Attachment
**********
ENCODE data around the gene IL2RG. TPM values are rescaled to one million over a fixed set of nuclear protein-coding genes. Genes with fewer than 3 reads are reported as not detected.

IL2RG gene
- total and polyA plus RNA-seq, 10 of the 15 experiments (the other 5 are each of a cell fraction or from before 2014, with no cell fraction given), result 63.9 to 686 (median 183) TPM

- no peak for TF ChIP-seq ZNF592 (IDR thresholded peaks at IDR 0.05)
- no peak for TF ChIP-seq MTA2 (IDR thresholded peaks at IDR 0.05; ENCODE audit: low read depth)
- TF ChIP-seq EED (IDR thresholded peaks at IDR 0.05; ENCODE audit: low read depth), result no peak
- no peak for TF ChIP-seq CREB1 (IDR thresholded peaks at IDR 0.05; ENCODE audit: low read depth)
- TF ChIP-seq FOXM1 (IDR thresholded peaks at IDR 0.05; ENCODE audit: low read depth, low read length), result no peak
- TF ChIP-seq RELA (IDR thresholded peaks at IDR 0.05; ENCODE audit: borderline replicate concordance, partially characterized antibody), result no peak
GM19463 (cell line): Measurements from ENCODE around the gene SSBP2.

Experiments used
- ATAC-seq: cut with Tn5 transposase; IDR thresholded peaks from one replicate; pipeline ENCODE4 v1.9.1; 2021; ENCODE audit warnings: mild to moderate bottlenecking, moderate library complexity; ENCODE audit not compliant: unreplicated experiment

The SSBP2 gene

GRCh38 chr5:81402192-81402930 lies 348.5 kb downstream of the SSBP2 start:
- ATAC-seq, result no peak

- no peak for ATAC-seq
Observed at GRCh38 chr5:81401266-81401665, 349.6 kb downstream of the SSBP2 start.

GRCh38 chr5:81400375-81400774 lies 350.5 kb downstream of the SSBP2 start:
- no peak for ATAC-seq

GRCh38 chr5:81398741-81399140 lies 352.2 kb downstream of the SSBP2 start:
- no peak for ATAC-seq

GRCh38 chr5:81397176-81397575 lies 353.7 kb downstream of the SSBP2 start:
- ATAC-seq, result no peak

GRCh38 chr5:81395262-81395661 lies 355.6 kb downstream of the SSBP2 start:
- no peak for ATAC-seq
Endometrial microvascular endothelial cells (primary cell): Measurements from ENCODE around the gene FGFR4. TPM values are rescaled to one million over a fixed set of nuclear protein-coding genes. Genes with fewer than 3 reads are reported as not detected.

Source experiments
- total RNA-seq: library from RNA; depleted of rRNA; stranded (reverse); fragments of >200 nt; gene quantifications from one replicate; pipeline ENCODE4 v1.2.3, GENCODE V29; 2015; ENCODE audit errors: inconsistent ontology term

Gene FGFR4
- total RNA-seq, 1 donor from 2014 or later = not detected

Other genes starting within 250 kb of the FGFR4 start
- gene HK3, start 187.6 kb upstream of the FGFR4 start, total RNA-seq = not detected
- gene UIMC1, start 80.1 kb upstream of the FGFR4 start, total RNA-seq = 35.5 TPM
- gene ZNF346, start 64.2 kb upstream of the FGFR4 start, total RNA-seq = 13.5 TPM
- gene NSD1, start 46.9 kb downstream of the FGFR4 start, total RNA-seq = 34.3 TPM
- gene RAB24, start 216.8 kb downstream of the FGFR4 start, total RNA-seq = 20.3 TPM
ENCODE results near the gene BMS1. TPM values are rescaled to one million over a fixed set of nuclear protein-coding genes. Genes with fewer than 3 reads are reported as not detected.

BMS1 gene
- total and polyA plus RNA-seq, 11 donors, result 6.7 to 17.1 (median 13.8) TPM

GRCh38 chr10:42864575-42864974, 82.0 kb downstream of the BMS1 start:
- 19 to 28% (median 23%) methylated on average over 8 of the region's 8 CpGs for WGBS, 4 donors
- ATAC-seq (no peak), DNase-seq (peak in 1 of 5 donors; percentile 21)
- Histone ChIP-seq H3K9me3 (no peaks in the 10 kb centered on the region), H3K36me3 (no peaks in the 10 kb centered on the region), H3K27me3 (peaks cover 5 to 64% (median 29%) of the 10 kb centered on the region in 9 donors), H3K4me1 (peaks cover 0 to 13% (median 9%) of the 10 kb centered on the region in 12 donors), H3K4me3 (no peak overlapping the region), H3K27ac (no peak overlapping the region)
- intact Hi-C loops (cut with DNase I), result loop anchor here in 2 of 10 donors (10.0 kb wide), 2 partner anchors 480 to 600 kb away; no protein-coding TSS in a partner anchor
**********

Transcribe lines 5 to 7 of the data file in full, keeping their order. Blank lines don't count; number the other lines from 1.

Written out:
- no peak for TF ChIP-seq MTA2 (IDR thresholded peaks at IDR 0.05; ENCODE audit: low read depth)
- TF ChIP-seq EED (IDR thresholded peaks at IDR 0.05; ENCODE audit: low read depth), result no peak
- no peak for TF ChIP-seq CREB1 (IDR thresholded peaks at IDR 0.05; ENCODE audit: low read depth)